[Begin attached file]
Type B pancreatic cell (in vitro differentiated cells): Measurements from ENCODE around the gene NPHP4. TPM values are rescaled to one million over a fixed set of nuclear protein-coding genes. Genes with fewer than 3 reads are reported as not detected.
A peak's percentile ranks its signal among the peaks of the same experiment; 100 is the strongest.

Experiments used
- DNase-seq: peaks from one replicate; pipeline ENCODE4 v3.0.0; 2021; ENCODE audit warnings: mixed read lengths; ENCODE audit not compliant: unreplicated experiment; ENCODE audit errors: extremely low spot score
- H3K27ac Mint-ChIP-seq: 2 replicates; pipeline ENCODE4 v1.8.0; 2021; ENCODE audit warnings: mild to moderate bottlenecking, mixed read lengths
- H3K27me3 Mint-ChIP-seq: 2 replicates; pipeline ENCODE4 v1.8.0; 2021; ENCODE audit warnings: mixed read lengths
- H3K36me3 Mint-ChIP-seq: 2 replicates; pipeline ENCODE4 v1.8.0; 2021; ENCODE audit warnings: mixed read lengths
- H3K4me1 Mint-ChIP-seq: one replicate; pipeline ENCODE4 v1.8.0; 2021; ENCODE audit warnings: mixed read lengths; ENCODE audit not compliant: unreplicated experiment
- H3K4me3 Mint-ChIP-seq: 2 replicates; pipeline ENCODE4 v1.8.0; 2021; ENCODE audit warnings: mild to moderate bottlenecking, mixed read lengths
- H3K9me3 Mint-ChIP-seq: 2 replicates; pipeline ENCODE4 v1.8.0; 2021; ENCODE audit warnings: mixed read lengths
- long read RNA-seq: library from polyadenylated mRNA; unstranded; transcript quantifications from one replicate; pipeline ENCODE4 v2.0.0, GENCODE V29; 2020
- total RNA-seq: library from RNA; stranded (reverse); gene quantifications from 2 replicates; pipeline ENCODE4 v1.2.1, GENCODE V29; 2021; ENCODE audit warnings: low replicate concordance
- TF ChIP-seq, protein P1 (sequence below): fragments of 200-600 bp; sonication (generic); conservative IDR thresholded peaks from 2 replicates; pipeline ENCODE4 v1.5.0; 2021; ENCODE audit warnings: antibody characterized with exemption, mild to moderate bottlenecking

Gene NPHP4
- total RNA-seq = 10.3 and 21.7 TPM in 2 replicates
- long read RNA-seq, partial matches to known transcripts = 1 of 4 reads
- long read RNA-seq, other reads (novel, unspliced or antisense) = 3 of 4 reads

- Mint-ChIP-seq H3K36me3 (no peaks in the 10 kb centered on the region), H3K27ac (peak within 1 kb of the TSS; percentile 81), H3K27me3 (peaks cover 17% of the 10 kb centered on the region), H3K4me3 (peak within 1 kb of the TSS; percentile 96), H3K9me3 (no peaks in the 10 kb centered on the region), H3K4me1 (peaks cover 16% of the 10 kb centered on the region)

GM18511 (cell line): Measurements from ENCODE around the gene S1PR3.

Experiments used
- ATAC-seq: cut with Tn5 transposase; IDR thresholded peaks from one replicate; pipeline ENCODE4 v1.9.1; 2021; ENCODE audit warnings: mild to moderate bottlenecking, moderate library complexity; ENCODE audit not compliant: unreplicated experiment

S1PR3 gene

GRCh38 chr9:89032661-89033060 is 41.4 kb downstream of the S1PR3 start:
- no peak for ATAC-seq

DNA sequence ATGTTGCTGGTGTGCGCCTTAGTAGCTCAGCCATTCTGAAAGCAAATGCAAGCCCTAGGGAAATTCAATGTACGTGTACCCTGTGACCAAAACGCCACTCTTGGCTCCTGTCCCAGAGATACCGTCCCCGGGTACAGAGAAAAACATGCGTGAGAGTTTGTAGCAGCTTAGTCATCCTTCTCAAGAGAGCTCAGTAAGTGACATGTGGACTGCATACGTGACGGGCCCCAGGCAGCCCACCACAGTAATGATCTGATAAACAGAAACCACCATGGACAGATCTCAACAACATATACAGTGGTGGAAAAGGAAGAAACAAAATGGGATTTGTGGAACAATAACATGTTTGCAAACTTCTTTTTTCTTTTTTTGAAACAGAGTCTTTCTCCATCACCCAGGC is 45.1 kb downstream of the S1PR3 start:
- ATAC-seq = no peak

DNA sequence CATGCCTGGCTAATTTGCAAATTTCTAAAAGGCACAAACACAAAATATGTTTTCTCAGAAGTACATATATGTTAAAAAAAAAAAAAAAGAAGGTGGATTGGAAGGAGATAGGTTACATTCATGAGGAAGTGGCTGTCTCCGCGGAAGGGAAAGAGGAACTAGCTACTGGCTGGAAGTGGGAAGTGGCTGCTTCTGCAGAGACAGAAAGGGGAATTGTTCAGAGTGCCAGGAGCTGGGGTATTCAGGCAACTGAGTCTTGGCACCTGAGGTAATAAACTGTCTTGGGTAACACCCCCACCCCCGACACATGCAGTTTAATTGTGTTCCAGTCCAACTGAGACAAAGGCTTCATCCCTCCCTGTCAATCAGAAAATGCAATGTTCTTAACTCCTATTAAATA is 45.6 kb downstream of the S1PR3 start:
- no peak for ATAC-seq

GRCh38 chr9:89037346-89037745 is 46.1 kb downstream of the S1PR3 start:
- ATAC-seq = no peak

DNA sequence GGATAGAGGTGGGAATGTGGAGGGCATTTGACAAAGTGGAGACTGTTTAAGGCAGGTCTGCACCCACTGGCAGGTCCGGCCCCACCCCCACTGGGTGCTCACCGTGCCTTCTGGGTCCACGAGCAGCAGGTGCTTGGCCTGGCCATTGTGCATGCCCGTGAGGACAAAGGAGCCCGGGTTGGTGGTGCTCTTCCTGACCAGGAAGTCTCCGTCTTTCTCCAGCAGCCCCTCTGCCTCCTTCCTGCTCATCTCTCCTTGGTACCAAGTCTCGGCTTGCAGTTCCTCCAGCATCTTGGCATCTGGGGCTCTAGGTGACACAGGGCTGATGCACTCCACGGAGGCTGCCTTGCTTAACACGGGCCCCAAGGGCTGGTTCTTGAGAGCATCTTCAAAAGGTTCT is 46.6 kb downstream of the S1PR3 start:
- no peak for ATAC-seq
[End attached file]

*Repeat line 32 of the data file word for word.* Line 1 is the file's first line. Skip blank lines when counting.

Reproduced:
- no peak for ATAC-seq